Citi Venture Cap in $1.5 billion India play
Despite hiccups caused by global factors, India will remain one of the most attractive destinations among all the emerging markets for private equity players, reports Arun Kumar.Updated: Aug 15, 2007 03:38 IST
Despite hiccups caused by global factors, India will remain one of the most attractive destinations among all the emerging markets for private equity players, feels Ajay Relan, managing director, Citigroup Venture Capital International.
India would continue to receive $5-6 billion annually from private equity investors, Relan added. Citigroup Venture Capital alone is planning to invest around $1.4 billion in the next two years in India. “Citigroup has raised a little over $4 billion as emerging market funds. Of this, India is expected to get around $1.4 billion,” Relan said.
Other leading private equity players like Blackstone, Warburg Pincus, Carlyle, Texas Pacific Group and Kohlberg Kravis Roberts are already present in the country and are planning to invest billions of dollars.
Citigroup Venture Capital has acquired a 75 per cent stake in Sharekhan for $175 million. The deal expected to close in the next couple of days.
“In a volatile market like this we have started tweaking instruments to have better exit options,” Relan said. “Unlike the simple equity instrument, we are now looking for convertible instruments and other ways to protect our return on investment,” he said and added that volatile markets threw up more options for private equity players, which have a long term view,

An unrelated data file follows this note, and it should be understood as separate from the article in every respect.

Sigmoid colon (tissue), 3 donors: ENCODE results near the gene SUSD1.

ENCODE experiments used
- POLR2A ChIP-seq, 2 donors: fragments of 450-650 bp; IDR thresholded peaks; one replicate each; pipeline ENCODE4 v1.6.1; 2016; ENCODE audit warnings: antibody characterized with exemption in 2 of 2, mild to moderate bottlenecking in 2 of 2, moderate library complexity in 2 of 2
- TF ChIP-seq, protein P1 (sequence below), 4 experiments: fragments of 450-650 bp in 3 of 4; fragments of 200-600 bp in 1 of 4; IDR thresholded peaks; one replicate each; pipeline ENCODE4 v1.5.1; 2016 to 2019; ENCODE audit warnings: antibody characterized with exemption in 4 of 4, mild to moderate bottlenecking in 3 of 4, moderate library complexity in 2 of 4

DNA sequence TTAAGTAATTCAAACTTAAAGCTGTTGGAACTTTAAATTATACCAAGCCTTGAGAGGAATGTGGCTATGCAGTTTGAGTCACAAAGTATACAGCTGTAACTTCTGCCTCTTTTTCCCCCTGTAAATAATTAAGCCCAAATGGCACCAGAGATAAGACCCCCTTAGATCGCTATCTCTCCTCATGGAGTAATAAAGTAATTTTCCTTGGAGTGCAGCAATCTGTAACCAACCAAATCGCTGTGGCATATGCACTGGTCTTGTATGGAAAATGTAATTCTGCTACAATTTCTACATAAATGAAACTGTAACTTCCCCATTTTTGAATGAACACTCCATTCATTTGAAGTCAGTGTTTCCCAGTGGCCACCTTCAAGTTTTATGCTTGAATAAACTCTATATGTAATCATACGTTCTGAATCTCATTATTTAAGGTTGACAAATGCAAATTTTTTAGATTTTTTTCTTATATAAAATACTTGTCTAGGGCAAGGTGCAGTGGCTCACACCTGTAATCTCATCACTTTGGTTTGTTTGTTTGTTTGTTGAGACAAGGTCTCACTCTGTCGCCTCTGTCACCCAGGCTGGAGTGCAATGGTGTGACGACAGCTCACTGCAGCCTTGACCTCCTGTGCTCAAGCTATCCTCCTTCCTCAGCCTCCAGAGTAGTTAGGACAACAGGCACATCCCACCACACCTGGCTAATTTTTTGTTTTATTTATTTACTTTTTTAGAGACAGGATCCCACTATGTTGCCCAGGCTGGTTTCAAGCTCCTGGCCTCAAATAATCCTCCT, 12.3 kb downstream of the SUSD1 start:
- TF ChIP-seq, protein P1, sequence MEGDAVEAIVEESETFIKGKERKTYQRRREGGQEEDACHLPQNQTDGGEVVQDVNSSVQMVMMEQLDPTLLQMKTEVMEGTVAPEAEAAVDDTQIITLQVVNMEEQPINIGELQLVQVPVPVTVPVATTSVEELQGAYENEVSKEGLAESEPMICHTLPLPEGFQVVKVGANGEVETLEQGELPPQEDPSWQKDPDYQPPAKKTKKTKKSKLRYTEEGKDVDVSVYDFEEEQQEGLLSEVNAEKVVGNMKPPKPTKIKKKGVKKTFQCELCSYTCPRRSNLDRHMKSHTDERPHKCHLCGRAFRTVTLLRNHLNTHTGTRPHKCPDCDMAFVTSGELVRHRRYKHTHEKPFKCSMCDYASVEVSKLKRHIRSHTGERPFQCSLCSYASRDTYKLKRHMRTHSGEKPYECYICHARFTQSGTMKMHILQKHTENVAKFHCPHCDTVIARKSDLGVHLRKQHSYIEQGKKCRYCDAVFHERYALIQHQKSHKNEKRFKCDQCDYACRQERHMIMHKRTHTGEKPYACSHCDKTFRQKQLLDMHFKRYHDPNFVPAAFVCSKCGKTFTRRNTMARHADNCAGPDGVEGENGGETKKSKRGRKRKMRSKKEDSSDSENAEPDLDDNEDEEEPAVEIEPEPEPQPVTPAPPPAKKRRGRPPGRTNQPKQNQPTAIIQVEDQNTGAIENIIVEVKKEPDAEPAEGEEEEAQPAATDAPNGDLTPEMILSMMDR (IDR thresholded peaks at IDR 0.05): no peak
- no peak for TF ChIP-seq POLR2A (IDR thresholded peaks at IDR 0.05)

The long-term appetite for Indian assets among global investors was strong as India was a long-term growth story, said Ashish Dhavan, senior managing director, ChrysCap, which raised $1.25 billion under its new fund, Crys V.
Citigroup Venture Capital, which started in 1996 with $25 million from proprietary funds, invested $100 million till 2000 and then $250 million by 2005. Between 2005 and 2006, the private equity firm invested $500 million in 35 companies. Some of the success stories are i-flex and Suzlon. In i-flex, Citigroup Venture Capital had invested $10 million and exited with $640 million. In Suzlon, it invested $22 million and cashed $400 million and is still sitting on equity $300 million.
Relan, however, added that Citigroup Venture Capital had missed India’s telecom boom. “It was a great investment opportunity,” he said. “Going forward, sectors like real estate, infrastructure, power, media and software will continue to give superior returns,” he said.
First Published: Aug 15, 2007 03:37 IST